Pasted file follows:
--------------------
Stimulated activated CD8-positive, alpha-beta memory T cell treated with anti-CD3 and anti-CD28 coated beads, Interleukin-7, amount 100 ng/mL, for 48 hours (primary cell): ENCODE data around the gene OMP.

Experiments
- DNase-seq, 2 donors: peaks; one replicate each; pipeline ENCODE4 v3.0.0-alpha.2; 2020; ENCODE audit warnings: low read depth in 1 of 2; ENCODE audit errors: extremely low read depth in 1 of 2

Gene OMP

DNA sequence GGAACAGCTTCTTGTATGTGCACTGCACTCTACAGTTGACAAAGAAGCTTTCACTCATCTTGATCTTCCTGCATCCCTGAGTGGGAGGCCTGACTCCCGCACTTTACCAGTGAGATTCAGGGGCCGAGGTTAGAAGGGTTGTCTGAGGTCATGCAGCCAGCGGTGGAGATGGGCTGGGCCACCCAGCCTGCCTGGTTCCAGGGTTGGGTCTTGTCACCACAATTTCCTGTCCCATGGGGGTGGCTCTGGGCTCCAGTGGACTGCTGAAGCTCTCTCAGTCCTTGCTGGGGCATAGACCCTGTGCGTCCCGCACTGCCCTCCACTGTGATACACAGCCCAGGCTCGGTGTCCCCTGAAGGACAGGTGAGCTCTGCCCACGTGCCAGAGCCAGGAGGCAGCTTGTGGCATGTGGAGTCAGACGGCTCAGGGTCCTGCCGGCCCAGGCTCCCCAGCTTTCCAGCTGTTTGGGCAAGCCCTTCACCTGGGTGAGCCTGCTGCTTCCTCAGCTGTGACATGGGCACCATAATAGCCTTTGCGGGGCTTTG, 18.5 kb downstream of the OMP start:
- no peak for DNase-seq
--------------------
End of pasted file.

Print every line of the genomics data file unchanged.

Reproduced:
Stimulated activated CD8-positive, alpha-beta memory T cell treated with anti-CD3 and anti-CD28 coated beads, Interleukin-7, amount 100 ng/mL, for 48 hours (primary cell): ENCODE data around the gene OMP.

Experiments
- DNase-seq, 2 donors: peaks; one replicate each; pipeline ENCODE4 v3.0.0-alpha.2; 2020; ENCODE audit warnings: low read depth in 1 of 2; ENCODE audit errors: extremely low read depth in 1 of 2

Gene OMP

DNA sequence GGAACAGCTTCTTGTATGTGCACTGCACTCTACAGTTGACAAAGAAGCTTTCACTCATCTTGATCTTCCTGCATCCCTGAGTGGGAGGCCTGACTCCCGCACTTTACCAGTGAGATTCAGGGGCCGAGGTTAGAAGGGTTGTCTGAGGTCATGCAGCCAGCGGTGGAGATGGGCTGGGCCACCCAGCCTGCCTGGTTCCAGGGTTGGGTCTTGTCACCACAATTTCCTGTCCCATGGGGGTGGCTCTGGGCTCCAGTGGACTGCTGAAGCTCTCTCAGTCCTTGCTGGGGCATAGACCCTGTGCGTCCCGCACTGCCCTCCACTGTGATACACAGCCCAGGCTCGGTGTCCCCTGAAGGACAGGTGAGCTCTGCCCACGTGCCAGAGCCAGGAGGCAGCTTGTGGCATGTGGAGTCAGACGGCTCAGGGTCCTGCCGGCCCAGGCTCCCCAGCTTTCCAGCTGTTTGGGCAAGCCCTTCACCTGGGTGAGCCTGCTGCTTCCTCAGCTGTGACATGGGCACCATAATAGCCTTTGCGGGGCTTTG, 18.5 kb downstream of the OMP start:
- no peak for DNase-seq